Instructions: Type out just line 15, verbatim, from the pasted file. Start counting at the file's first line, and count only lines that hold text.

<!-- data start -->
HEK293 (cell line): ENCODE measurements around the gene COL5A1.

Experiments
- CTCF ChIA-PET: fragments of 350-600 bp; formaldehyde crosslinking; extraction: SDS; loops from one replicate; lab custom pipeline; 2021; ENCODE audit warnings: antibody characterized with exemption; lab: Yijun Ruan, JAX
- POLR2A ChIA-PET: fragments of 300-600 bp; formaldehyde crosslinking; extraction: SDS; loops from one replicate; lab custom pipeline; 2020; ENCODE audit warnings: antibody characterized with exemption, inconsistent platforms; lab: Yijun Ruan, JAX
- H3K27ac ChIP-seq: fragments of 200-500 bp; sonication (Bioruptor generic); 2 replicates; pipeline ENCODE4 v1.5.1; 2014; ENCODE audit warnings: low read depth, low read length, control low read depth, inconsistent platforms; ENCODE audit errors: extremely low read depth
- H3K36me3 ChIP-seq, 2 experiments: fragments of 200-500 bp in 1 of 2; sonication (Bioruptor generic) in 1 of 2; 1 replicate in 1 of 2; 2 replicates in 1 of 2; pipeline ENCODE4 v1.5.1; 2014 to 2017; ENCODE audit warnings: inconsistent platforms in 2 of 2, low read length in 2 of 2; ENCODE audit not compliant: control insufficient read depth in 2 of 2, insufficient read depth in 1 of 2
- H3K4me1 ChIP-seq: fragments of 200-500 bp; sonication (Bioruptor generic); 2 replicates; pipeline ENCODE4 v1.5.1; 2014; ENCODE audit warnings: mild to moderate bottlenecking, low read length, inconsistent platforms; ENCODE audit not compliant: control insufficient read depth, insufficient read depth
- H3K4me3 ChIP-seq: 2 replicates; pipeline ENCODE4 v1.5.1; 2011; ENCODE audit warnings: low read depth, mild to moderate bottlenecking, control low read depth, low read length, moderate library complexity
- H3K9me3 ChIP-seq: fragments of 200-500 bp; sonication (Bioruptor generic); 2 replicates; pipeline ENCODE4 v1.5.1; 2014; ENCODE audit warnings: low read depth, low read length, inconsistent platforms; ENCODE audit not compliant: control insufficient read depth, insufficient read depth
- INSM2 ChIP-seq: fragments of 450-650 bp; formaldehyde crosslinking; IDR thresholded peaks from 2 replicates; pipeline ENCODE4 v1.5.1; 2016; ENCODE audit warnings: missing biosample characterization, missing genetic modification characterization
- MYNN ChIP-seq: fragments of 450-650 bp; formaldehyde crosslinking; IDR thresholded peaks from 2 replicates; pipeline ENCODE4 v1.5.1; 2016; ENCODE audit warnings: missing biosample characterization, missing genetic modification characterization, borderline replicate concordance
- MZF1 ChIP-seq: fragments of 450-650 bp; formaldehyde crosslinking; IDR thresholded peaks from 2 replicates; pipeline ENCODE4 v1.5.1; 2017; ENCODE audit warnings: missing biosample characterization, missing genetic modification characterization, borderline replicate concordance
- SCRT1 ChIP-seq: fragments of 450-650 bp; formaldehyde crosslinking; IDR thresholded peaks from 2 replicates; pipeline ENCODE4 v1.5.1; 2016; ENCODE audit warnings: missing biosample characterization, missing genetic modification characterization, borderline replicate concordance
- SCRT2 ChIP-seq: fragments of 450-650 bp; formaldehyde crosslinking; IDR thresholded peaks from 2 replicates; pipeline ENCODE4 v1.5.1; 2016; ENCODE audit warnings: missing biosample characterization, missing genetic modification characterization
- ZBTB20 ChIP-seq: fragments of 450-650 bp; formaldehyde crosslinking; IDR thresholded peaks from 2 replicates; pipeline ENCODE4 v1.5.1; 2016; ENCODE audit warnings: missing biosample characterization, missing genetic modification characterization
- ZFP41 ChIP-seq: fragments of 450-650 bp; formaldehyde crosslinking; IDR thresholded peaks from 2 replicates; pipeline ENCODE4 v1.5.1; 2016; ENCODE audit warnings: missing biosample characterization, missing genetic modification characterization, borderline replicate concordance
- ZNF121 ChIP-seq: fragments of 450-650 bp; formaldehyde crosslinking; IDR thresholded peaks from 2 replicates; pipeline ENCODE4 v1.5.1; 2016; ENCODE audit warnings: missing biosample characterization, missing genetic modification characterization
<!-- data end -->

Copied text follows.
- ZBTB20 ChIP-seq: fragments of 450-650 bp; formaldehyde crosslinking; IDR thresholded peaks from 2 replicates; pipeline ENCODE4 v1.5.1; 2016; ENCODE audit warnings: missing biosample characterization, missing genetic modification characterization